One of my favourite books on yoga is 'Light on Life' by BKS Iyengar. Revisiting the text after a couple of years, I am once again inspired by the insight Iyengar offers yoga practitioners. Below, I have tried to highlight some of his recommendations for practicing yoga postures (asanas).
Each posture, or asana, should be effortless. As a yogi, one must strive to be like a cat: master of relaxation and stretch. One must strive for lightness of body, and freedom of mind. Think of yourself as graceful and expanding. Each movement should be an art. With each posture, strive to create space in every direction. This is skill in action.
While holding postures, one should be luminous – clear, alert, and tranquil. While there is rest and relaxation in every pose, one must also push oneself past existing limits, allowing a certain degree of 'good pain.' No pain, no gain. When you have known pain, you will know compassion. We must breathe through the discomfort, allow the pain to strip away the illusions to reveal the true nature of reality.
We should perform our asanas with the intention of moving closer to God, or one's greatest potential. To do this, one must surrender the ego and connect to one's highest self. One must connect from the heart, not the brain, so one must feel the movements, not over-think, so while you sweat and ache, let your heart be light, and let your body fill with contentment.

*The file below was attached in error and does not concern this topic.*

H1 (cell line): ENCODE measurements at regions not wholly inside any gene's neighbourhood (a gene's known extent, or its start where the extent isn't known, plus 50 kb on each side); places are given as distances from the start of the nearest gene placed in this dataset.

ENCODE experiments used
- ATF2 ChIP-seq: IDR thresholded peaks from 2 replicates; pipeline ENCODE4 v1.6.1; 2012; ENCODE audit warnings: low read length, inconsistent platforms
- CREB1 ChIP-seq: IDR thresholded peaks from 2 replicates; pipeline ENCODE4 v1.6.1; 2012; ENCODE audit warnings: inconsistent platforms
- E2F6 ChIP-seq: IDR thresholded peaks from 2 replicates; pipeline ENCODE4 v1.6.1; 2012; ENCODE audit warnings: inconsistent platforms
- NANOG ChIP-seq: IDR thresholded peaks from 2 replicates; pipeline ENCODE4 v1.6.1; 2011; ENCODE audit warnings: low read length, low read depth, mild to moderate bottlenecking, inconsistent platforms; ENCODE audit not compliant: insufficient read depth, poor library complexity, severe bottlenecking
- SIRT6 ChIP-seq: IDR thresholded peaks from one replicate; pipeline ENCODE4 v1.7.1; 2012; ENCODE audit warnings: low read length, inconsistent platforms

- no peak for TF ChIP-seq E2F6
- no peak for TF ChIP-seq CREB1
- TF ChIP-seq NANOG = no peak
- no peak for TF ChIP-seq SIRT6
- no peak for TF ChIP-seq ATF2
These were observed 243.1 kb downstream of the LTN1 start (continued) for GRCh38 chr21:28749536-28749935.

Having strengthened ourselves through asana, we can add the second level of strengthening through breath, or pranayama. By doing so, we generate more energy to explore, and penetrate further, and deeper within.
Modern life leads to stress that we must pacify and eliminate from our body. We can release stress, before it hardens and anchors in emotions, with our breath. Through breathing, we must try to purify ourselves of six emotions: lust, anger, greed, obsession, pride and hatred. Each breath is a gift of life. Thus, we must receive each breath with gratitude. Our breathing system is like an ocean of purifying energy. Each breath has four parts.
Kumbhaka (retain in-breath)– hold the divine infinite within you
Kumbhaka (retain out-breath)– surrender yourself, your ego, to the life source, self-abandonment, release fears and worries
Thus, practicing yoga teaches us gratitude and helps us awaken deeper intuitive faculties of the mind. We live within our individual consciousness with its limited intelligence, often feeling lonely, when there is a conduit available directly to cosmic consciousness and intelligence. This conduit is the breath, the flow of prana, joining each of us with nature. Pranayama, or breathing, is about restoring this conduit so that the intelligence bearing the energy of the macrocosm can illuminate our microcosm.
Photo courtesy: Shazia Omar